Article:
The topic of stress is too expansive to do it justice within the confines of this article.


Digestion begins in the mouth, and most often, this important step is disregarded as we live our fast paced lifestyle. Teeth are considered an accessory organ in the digestive system. Unfortunately, we seldom take time to chew our food adequately. Chewing lubricates the food and releases a starch-splitting enzyme called amylase, that begins the breakdown of starches in the mouth. Chewing also sends a message to the stomach to prepare to release specific types and quantities of enzymes needed for the type of food being eaten. Even though the peristaltic action of the esophagus muscles breaks down the bolus (soft, wet ball of chewed food), inadequate mastication (chewing) of your food can leave particles to large for adequate breakdown in the next stage of digestion, the stomach. Remember, your stomach has no teeth.

The stomach is a bean-shaped hollow muscular organ in the gastrointestinal tract involved in the second phase of digestion. When empty, the stomach is about the size of a person’s fist and contains approximately 50 ml of fluid. It normally holds about 1litre of food, but can hold as much as 4 liters. When drinking milk, it can expand to just less than 6 pints, or 3.4 liters.

The walls of the stomach are made of many layers of smooth muscle and connective tissue. The stomach carries out digestion through a continual churning and mixing process of muscular contraction-and-release action until the food is in a paste form called chyme (pronounced KIME). Protein takes about 2 hours for the stomach to digest and carbohydrates about 20 minutes.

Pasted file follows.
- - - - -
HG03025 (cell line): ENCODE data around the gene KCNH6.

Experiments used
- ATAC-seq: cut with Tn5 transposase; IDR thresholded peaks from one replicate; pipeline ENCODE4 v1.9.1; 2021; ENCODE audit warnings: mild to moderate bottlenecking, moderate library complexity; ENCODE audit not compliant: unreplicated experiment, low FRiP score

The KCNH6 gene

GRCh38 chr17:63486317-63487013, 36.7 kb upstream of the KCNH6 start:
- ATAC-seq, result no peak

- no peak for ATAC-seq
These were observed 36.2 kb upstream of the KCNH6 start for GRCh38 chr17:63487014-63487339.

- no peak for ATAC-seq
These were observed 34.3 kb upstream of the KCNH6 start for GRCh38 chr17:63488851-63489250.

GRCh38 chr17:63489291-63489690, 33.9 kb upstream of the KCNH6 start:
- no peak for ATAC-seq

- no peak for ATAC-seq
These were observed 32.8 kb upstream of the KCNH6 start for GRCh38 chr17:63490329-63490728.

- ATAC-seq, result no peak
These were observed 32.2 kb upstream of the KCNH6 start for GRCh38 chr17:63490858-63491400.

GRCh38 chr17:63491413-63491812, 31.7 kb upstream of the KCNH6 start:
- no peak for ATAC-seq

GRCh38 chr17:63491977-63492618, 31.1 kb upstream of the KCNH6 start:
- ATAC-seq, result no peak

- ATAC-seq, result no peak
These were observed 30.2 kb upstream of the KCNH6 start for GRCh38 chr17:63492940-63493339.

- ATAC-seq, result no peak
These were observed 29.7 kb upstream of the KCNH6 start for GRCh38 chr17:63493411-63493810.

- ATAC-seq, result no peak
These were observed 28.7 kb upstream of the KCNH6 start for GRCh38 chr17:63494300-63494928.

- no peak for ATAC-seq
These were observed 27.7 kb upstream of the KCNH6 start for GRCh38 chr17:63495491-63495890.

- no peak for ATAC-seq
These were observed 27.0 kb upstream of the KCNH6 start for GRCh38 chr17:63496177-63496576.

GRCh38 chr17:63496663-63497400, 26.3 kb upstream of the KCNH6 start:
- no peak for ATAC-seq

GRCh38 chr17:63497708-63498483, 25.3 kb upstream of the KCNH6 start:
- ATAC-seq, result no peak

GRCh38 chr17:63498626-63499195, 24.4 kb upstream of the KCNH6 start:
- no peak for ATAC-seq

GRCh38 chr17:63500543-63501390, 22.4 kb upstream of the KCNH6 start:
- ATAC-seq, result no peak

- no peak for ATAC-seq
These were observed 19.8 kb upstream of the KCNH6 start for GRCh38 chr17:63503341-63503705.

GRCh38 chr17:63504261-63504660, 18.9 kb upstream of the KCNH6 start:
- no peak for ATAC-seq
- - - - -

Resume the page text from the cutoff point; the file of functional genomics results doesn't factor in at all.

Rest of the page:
The innermost layer of the stomach forms deep pits, called rugal folds, with specific glands in different locations throughout the stomach. A mucus gel layer, which is the innermost layer, is a protective coating on the stomach wall. This layer secrets mucin, needed to protect the stomach wall from dissolving itself in the acidic environment that is present for protein digestion. Three other layers consist of cells that secrete enzymes or chemicals needed for digestion.

The stomach has a highly acidic environment with a pH range usually between 1 and2. The pH scale ranges between 0 (highly acidic) to 7 (pure water) to 14 (highly alkaline). Human blood stays in a very narrow pH range right around 7.3. Below or above this range means symptoms and disease. When pH is off, microbes in the blood can change shape, mutate, and grow; enzymes that are normally constructive can become destructive and oxygen delivery to cells suffers.

This acidic environment is necessary to break down protein. It also serves as a protective barrier against most bacteria that enter the stomach, however sometimes bacteria such as E. coli may survive, and live to raise havoc in the intestines. Hydrochloric acid (HCL) combined with digestive enzymes create an environment that is able to break down large molecules of food to smaller ones so they can eventually be absorbed in the small intestine. A glycoprotein called intrinsic factor, which is produced in the stomach, is needed for vitamin B12 to be absorbed in the small intestine. Other functions of the stomach include absorbing some ions, water, and some lipid-soluble compounds such as alcohol, aspirin, and caffeine.